Landfall by Ether Production @Projects Arts Center

landfallWell, well, well, where do I begin? For the first time I have actually seen a queue beginning at the bottom of the staircase at Project Arts Center. By the time I got to the seats, there were only handful left. People were squeezing together trying to free up some space to fit in as many audience members as possible.

The atmosphere for the show is set up before the performance even begins. Platforms are steady hanging above the ground, partially hidden in shadows. Floor is mystically coated with smoke. Sound creates just the right post-apocalyptic atmosphere. If you are curious enough you can spot performers lying in shadows, still and quiet as if they are not there.

After the usual announcement about switching off phones, photography and fire exits, the atmospheric music is back. Light comes into play revealing one of the performers (Aisling ní Cheallaigh) and she makes everyone go “wow” straight away. Cat-like grace in every movement, she makes all complex (and by the looks of it not very safe and easy) acrobatic moves look like it’s a child’s play. Absolutely flawless execution in addition to the charismatic character and you can’t take eyes off her, breathing quietly as if being afraid to scare her off. She jumps, turns, flies from platform to platform introducing the viewer to the place. Corner by corner we discover other performers, who are yet to showcase their craft, resting. After a head-spinning introduction solo Aisling hides away in a net at the very ceiling, giving a way for another character to come into the play.

We get introduced to persistent character of a man who despite circumstances cherishes morning routine of dressing up in a suit jacket and a tie being a part of it – perhaps a former businessman (Jonathan Walsh). A strategic thinker, who is determined to figure something out to improve matters.

Another character comes into play and manages to somehow save her ladyness despite all discomfort (Niamh Creely) . She radiates aristocratic elegance through her every move. At times too proud to accept others, yet strong enough to fight for what’s hers and at times able to step over the pride (or perhaps fear) and accept situations, making relationships work.

The character who is absolutely fearless in his moves (Timmy O’Sullivan) embodies a man of a completely different background than all others. His craft is perhaps not as sophisticated. However his absence of fear let’s him slide down the rope, making hearts of viewers stop.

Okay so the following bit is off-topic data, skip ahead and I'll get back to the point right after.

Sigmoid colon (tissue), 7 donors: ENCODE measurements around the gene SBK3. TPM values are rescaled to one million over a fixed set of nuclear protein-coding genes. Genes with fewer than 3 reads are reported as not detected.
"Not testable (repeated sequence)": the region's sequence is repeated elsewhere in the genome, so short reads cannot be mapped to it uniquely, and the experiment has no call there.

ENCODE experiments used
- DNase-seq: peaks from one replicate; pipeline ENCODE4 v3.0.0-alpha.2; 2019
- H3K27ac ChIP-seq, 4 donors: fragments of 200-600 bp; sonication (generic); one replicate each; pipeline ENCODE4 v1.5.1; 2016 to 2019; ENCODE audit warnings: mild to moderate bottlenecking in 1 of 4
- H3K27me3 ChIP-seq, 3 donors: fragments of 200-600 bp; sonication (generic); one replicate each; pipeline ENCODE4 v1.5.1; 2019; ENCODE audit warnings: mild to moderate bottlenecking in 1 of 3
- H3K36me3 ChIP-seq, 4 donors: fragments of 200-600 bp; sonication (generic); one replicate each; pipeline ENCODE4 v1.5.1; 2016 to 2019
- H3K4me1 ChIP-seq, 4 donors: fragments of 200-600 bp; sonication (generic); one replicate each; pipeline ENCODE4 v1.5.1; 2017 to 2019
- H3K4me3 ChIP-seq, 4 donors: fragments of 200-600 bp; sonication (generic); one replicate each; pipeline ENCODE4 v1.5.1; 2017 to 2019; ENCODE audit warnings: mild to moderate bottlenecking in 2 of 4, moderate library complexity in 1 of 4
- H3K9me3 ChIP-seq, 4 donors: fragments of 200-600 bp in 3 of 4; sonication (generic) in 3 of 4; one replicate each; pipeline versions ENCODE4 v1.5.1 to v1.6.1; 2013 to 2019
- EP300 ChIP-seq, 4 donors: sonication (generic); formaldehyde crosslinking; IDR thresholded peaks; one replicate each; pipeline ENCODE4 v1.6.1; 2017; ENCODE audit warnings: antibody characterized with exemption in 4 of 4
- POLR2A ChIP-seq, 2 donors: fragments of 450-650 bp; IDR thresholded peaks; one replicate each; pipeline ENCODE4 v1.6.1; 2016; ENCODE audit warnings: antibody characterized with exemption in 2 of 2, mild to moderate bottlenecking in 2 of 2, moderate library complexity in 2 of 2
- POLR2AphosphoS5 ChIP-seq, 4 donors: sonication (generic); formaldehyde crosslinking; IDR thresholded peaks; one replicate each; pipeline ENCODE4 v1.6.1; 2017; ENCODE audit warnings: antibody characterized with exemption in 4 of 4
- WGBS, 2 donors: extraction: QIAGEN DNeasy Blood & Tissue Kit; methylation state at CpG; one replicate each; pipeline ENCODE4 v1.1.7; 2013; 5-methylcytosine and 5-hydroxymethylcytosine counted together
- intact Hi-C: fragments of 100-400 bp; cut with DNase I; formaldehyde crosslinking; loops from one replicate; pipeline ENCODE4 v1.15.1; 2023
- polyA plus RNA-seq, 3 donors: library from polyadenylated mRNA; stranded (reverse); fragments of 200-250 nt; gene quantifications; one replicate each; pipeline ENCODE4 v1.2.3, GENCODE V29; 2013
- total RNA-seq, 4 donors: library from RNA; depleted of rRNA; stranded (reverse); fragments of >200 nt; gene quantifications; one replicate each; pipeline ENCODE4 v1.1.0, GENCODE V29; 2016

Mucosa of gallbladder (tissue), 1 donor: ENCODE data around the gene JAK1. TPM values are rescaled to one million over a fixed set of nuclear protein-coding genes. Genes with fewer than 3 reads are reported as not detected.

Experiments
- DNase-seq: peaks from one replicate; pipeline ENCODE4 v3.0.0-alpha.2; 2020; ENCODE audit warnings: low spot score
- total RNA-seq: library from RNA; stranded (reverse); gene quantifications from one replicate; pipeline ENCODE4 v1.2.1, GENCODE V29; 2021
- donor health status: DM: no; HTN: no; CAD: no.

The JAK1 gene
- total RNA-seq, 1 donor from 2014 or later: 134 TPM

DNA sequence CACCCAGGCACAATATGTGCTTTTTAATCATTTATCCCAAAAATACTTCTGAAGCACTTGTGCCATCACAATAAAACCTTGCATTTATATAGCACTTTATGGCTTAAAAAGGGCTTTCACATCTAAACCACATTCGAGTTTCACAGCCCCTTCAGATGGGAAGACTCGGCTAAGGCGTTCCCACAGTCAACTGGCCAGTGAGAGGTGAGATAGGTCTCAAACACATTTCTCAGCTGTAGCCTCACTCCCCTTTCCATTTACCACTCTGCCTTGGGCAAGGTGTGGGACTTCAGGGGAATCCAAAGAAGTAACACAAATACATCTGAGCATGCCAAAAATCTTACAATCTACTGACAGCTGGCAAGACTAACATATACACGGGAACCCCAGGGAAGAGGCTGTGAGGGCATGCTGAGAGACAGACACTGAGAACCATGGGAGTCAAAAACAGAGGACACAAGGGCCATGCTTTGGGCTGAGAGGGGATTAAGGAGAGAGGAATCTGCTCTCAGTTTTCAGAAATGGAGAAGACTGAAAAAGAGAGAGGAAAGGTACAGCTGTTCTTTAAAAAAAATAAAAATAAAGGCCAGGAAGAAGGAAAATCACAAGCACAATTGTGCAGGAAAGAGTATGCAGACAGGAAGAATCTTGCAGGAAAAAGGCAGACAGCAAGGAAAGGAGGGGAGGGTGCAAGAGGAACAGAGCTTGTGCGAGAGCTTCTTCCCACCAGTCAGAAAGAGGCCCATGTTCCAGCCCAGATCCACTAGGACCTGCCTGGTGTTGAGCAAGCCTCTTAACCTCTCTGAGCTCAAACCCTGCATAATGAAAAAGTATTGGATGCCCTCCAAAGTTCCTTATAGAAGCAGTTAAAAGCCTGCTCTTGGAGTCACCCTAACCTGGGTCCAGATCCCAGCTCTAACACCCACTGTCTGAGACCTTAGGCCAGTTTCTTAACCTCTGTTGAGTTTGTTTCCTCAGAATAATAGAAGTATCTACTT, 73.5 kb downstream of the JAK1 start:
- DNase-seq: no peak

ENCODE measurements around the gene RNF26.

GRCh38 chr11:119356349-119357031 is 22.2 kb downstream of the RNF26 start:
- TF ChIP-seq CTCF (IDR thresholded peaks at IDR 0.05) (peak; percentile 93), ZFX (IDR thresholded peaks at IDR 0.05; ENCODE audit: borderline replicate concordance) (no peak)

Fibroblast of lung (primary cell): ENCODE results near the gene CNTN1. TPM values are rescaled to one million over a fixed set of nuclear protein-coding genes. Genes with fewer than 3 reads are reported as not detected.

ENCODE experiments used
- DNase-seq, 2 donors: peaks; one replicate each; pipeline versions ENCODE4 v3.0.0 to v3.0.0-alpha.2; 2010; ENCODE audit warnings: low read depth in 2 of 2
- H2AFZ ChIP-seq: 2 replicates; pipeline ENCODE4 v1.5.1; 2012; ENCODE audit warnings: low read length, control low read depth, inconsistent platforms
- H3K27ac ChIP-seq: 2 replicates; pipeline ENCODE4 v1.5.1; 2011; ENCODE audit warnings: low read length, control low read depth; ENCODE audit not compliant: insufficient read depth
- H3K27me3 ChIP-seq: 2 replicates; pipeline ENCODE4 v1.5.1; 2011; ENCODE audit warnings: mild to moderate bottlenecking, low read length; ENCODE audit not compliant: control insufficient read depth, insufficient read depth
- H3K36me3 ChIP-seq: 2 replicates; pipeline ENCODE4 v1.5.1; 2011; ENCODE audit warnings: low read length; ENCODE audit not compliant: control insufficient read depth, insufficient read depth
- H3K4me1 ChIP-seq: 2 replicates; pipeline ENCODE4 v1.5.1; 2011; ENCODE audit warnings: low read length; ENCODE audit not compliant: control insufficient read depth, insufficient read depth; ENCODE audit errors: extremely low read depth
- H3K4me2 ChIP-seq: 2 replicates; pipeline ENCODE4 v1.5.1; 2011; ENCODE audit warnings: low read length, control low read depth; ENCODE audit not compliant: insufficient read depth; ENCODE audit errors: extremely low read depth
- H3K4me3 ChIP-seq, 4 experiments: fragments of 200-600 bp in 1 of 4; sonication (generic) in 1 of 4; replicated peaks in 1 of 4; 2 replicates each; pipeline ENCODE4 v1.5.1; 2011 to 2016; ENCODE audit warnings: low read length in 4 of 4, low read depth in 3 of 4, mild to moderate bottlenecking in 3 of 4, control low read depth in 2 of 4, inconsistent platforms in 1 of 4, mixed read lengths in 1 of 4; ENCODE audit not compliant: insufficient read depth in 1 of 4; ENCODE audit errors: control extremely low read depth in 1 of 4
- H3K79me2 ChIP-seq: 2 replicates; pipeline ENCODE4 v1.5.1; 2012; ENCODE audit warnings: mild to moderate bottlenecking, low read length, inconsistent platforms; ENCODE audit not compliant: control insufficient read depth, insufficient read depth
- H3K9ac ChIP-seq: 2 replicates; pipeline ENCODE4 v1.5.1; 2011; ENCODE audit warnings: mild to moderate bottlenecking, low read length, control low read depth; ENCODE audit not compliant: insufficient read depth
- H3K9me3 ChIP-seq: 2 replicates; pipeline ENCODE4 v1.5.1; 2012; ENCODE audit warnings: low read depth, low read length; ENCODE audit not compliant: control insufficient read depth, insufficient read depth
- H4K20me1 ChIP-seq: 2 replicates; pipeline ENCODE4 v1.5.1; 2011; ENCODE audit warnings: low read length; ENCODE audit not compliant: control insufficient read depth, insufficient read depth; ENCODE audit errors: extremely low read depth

They all showcase little solo pieces as well as group choreography – all that while telling a story with their movement. They are forced to interact with each other, sometimes standing for themselves and sometimes cooperating. The glimpse of distant hope is something that pulls them together and makes them coordinate, be creative in their actions as a garden, which represents hope, is only accessible through collective effort.

The overall concept is original to say the least. Dark atmosphere and exploration of human behavior in quite unusual circumstances make you think – what human senses and instincts would you rely on when you have to fight for survival? Would you trust others? Would you only fight for yourself? Does hope really exist after the dawn of life as we know it or is it just a trap and illusion?

The setting of the scene is so abstract it’s hard to believe it’s a theater production. Music contributes to the overall mood enhancing the apocalyptic tone. At times it felt as if it could have been a bit more flawless while switching in between sound tracks, but it doesn’t have any major impact on the overall experience.

Verdict: Head-spinning, breath-taking performance. Very fresh and original genre, that has a huge potential for development and no doubt success, especially with the talent like Ether has. A definite must see.

PERFORMANCE DATES, TICKETS & INFORMATION

7 – 10 August 2013 ~ Tickets €16/14

Preview 6 August 2013 ~ Tickets  €10

Matinee 10 August 2013 (3pm) ~ Tickets €14

CREDITS

Writer and Director – by Niamh Creely
Choreography – Niamh Creely, Aisling ní Cheallaigh, Jonathan Walsh and Timmy O’Sullivan
Light and Set Design – Pauric Hackett
Costume Design – Annique van Niekerk
Composer – Aidan O’Brien
Producer – Lisa Fox

Cast Includes Aisling ní Cheallaigh, Niamh Creely, Timmy O’Sullivan and Jonathan Walsh.

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